It is unclear in the CARES Act what this means, but there will undoubtedly be further guidance from the IRS when the time comes to file 2020 tax returns

Strategy: if you were originally planning to give money to a public charity over a few years, it may be better to “stack” the giving all in 2020 as up to 100% of MAGI is deductible. If your original intention was to donate $100k over the next three years and your MAGI is $300k, you can donate $300k in cash in 2020 to the public charity(ies) of your choice and deduct all of it as an itemized deduction on your tax return

Corporations Can Also Deduct a Greater Percentage of Income in 2020

  • Allows a deduction of cash gifts from corporations up to 25% of their taxable income. (It reverts to a limit of 10% again beginning in tax year 2021)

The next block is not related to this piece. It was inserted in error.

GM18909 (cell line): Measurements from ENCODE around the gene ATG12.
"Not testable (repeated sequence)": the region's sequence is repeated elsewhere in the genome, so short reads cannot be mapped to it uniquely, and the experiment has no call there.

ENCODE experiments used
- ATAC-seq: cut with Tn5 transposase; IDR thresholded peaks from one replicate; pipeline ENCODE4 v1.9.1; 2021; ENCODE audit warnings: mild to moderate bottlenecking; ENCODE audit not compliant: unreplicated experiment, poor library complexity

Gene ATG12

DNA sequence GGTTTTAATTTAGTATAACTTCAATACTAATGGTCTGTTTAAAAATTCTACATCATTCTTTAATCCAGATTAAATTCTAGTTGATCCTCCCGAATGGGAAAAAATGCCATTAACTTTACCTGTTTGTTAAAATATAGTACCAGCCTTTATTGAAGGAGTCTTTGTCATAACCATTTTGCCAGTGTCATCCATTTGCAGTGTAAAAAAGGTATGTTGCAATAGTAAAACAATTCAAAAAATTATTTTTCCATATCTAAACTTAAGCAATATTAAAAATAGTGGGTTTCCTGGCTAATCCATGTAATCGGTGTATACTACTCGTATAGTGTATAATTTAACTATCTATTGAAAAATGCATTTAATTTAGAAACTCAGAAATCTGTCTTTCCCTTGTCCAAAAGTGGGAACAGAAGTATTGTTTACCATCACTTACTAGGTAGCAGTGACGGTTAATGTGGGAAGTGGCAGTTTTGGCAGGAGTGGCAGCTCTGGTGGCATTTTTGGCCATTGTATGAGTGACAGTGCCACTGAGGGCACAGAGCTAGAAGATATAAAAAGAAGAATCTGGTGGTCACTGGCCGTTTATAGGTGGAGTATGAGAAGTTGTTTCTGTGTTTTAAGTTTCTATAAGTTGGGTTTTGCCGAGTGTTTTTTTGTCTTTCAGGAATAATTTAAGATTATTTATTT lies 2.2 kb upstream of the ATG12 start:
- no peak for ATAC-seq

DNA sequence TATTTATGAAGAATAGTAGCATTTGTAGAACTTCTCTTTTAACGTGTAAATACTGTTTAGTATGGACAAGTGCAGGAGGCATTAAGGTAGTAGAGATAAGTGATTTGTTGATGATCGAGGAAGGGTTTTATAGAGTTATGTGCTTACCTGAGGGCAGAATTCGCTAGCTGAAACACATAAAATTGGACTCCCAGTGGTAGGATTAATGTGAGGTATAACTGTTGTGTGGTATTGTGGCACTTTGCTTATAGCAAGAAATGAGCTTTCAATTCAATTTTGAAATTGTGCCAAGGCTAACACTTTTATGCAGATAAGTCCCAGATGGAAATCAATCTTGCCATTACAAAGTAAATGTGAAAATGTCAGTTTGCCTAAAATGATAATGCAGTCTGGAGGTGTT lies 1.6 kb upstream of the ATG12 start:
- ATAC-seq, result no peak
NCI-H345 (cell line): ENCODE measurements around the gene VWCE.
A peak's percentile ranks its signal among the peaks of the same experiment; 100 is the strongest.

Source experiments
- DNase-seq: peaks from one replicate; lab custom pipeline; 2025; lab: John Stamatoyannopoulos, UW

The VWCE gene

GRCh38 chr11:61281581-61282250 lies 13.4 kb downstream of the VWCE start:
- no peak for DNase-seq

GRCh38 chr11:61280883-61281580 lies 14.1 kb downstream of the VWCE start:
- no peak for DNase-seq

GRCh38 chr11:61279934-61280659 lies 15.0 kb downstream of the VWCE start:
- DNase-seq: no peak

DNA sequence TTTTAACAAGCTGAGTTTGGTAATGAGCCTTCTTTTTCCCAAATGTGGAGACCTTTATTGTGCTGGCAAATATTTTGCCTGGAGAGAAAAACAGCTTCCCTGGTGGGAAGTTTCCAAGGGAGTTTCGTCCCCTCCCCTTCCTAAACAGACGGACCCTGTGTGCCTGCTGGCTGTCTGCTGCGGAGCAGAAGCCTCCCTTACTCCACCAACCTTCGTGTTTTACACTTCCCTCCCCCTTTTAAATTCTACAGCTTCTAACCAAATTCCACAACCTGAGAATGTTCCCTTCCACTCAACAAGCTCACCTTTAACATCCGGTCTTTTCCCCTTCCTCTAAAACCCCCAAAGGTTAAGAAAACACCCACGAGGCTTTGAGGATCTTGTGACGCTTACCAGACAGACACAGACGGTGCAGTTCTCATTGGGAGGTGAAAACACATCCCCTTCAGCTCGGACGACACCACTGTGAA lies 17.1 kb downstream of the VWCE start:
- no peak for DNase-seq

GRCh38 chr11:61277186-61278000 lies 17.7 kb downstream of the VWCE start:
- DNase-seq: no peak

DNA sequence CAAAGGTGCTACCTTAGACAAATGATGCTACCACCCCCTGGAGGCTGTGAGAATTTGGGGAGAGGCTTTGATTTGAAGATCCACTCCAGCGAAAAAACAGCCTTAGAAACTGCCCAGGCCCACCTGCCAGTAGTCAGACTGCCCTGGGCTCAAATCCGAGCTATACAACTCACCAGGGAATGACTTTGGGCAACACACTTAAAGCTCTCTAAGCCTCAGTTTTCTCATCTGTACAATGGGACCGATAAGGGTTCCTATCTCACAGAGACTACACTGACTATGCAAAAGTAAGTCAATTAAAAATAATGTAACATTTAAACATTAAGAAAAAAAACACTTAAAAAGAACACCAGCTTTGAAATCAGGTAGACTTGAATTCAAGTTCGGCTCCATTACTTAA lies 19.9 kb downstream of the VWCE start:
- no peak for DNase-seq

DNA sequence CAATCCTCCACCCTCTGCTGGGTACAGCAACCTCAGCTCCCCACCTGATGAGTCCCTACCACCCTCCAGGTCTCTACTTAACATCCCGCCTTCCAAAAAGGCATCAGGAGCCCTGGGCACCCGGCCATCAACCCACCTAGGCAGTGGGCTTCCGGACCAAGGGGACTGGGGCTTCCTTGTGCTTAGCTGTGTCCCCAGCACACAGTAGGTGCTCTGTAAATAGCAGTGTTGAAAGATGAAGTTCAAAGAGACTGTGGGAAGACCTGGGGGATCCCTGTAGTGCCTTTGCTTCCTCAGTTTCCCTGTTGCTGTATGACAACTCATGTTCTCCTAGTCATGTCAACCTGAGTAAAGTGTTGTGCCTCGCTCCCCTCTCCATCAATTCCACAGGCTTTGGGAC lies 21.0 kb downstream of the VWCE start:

• The corporation can carry forward and use any gifts in excess of 25% in 2020 of their taxable income over the following five years
  • The deduction is not automatic but must be elected
        It is unclear in the CARES Act what this means, but there will undoubtedly be further guidance from the IRS when the time comes to file 2020 tax returns
Strategy: A corporation that is already giving to charity can reduce its taxes by accelerating its cash donation to a public charity and receiving a deduction up to 25% of its taxable income. This will help the charity and provides the corporation with a substantially greater tax deduction currently than it would normally receive

Increased Deduction Limits on Food Inventory Contributions

  • Increases the limits on contributions in 2020 for certain food inventory under Section 170(e)(3)(C) of the Internal Revenue Code
  • The deduction is 25% of Modified Adjusted Gross Income (MAGI). (It reverts to a limit of 15% again beginning in tax year 2021)
Strategy: A business has excess food inventory and can donate it to a public charity in 2020 and receive a deduction up to 25% of its MAGI

Maximizing Deductions for Individuals

  • Gifts of stock in 2020 do not benefit from the temporary charitable deduction enhancements – they are not a “Qualified Charitable Contribution”